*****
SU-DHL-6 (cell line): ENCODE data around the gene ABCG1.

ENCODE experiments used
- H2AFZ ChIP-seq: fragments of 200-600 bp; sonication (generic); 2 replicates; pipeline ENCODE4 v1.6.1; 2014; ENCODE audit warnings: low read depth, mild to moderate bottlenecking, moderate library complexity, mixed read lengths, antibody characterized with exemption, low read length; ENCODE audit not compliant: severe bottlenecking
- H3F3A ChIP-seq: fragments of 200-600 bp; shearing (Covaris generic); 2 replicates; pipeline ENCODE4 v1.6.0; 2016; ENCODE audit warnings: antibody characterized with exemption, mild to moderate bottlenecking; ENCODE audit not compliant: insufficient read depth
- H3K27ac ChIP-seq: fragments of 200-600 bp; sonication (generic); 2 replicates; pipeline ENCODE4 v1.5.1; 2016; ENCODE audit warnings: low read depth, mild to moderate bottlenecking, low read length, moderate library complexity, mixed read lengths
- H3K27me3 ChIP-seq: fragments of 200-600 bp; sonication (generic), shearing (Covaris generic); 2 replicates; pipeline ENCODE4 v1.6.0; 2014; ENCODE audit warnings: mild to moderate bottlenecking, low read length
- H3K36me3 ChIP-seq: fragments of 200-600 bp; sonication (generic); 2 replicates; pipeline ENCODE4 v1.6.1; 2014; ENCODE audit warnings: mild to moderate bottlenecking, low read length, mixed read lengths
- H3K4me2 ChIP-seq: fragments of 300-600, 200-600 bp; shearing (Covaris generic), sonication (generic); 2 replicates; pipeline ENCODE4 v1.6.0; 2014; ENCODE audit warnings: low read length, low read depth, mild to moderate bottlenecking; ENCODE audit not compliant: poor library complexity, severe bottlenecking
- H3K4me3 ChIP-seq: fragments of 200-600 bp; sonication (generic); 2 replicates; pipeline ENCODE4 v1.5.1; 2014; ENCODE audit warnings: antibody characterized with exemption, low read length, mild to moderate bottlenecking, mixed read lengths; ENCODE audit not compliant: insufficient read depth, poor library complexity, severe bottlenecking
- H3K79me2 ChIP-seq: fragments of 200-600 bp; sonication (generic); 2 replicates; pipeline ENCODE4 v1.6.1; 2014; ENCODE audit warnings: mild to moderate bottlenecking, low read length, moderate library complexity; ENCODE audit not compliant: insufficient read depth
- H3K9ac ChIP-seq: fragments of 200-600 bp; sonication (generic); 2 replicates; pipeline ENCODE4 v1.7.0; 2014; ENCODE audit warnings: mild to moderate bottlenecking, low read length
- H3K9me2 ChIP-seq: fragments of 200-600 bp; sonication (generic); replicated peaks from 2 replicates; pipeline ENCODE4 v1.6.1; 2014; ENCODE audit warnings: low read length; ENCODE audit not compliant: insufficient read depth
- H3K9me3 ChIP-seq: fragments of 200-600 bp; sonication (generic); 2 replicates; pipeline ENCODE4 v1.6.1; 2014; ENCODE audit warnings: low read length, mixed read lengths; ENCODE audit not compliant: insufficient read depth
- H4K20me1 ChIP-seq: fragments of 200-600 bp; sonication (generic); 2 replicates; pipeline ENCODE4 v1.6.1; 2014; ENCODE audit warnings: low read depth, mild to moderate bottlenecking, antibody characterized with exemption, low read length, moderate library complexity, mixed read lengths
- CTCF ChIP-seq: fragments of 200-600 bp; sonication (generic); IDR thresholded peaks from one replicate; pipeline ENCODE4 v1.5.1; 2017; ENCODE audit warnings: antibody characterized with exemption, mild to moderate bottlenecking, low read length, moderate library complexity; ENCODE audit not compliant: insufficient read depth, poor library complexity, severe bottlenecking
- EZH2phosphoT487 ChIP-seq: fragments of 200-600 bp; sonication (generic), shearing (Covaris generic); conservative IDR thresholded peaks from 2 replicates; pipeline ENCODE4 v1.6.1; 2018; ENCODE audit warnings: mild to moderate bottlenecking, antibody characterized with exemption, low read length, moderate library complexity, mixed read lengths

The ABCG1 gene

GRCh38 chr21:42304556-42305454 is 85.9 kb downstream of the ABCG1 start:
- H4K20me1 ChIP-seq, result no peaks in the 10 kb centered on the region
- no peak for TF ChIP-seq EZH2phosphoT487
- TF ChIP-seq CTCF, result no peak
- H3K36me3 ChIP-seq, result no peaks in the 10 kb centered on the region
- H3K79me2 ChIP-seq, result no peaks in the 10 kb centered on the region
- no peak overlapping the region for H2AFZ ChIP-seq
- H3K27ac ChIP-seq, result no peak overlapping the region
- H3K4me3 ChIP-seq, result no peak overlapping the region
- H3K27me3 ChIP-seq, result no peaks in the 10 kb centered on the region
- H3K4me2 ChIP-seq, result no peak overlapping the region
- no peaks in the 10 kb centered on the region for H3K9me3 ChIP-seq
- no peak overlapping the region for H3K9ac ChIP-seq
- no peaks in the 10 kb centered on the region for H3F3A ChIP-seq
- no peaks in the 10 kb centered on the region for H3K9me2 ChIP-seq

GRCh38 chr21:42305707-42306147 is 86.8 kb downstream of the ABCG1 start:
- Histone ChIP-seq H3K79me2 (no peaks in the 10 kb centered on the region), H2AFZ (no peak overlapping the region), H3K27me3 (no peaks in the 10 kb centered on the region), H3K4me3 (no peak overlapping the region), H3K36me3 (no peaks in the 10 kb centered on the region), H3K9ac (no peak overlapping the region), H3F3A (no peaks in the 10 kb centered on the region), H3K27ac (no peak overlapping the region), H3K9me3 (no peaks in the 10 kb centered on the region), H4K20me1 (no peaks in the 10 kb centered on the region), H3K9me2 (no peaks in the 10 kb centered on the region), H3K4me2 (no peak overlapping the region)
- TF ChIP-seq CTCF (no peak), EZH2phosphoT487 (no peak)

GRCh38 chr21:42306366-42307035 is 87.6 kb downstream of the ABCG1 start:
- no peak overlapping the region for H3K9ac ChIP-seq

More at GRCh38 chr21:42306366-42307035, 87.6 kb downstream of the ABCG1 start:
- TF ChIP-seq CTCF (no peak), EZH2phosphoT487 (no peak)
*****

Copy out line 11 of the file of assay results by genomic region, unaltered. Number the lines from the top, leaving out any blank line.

- H3K9ac ChIP-seq: fragments of 200-600 bp; sonication (generic); 2 replicates; pipeline ENCODE4 v1.7.0; 2014; ENCODE audit warnings: mild to moderate bottlenecking, low read length